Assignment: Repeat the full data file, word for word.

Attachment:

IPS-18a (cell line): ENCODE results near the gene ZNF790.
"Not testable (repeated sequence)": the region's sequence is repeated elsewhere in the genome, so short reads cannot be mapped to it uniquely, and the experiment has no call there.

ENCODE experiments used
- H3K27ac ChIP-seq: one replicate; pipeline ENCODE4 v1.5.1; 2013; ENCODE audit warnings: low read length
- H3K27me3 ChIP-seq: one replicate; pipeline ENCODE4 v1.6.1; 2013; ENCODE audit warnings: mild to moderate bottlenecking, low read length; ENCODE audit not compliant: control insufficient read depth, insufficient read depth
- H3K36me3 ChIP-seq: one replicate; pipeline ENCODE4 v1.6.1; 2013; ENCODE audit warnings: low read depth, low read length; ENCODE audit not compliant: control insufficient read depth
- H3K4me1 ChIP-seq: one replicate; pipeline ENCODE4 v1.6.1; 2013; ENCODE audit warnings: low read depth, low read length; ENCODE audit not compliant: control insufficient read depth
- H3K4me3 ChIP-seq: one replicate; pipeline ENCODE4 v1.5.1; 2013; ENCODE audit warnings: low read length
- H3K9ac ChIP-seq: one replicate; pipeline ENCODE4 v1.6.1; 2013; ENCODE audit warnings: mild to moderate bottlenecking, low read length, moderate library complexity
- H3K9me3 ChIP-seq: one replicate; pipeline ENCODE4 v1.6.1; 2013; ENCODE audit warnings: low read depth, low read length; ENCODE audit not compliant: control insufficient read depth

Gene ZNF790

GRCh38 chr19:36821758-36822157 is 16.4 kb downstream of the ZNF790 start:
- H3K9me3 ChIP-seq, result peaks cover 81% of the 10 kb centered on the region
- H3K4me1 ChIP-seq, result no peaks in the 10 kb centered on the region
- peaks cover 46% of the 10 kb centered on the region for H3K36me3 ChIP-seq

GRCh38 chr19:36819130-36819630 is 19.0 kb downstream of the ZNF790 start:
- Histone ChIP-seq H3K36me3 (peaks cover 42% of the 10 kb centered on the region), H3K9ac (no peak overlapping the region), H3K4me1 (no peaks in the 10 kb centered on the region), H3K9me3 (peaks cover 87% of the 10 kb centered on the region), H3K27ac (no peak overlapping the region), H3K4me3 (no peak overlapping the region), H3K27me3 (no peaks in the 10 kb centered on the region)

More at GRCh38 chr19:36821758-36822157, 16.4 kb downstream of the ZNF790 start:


IPS-18a (cell line): ENCODE results near the gene ZNF790.
"Not testable (repeated sequence)": the region's sequence is repeated elsewhere in the genome, so short reads cannot be mapped to it uniquely, and the experiment has no call there.

ENCODE experiments used
- H3K27ac ChIP-seq: one replicate; pipeline ENCODE4 v1.5.1; 2013; ENCODE audit warnings: low read length
- H3K27me3 ChIP-seq: one replicate; pipeline ENCODE4 v1.6.1; 2013; ENCODE audit warnings: mild to moderate bottlenecking, low read length; ENCODE audit not compliant: control insufficient read depth, insufficient read depth
- H3K36me3 ChIP-seq: one replicate; pipeline ENCODE4 v1.6.1; 2013; ENCODE audit warnings: low read depth, low read length; ENCODE audit not compliant: control insufficient read depth
- H3K4me1 ChIP-seq: one replicate; pipeline ENCODE4 v1.6.1; 2013; ENCODE audit warnings: low read depth, low read length; ENCODE audit not compliant: control insufficient read depth
- H3K4me3 ChIP-seq: one replicate; pipeline ENCODE4 v1.5.1; 2013; ENCODE audit warnings: low read length
- H3K9ac ChIP-seq: one replicate; pipeline ENCODE4 v1.6.1; 2013; ENCODE audit warnings: mild to moderate bottlenecking, low read length, moderate library complexity
- H3K9me3 ChIP-seq: one replicate; pipeline ENCODE4 v1.6.1; 2013; ENCODE audit warnings: low read depth, low read length; ENCODE audit not compliant: control insufficient read depth

Gene ZNF790

GRCh38 chr19:36821758-36822157 is 16.4 kb downstream of the ZNF790 start:
- H3K9me3 ChIP-seq, result peaks cover 81% of the 10 kb centered on the region
- H3K4me1 ChIP-seq, result no peaks in the 10 kb centered on the region
- peaks cover 46% of the 10 kb centered on the region for H3K36me3 ChIP-seq

GRCh38 chr19:36819130-36819630 is 19.0 kb downstream of the ZNF790 start:
- Histone ChIP-seq H3K36me3 (peaks cover 42% of the 10 kb centered on the region), H3K9ac (no peak overlapping the region), H3K4me1 (no peaks in the 10 kb centered on the region), H3K9me3 (peaks cover 87% of the 10 kb centered on the region), H3K27ac (no peak overlapping the region), H3K4me3 (no peak overlapping the region), H3K27me3 (no peaks in the 10 kb centered on the region)

More at GRCh38 chr19:36821758-36822157, 16.4 kb downstream of the ZNF790 start: